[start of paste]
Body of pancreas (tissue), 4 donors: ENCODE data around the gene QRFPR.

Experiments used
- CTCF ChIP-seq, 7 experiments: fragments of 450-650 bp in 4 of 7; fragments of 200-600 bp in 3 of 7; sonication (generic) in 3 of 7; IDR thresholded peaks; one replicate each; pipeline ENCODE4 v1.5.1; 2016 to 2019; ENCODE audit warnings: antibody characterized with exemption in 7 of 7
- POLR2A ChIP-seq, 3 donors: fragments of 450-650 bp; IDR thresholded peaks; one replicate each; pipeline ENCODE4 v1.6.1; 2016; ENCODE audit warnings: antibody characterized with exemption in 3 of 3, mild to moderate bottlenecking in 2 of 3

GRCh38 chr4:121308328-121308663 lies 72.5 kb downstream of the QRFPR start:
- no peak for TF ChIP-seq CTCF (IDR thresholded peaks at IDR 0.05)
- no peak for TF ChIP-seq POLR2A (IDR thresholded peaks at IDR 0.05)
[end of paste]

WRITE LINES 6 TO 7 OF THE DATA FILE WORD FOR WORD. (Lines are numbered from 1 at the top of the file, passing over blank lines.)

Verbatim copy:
- no peak for TF ChIP-seq CTCF (IDR thresholded peaks at IDR 0.05)
- no peak for TF ChIP-seq POLR2A (IDR thresholded peaks at IDR 0.05)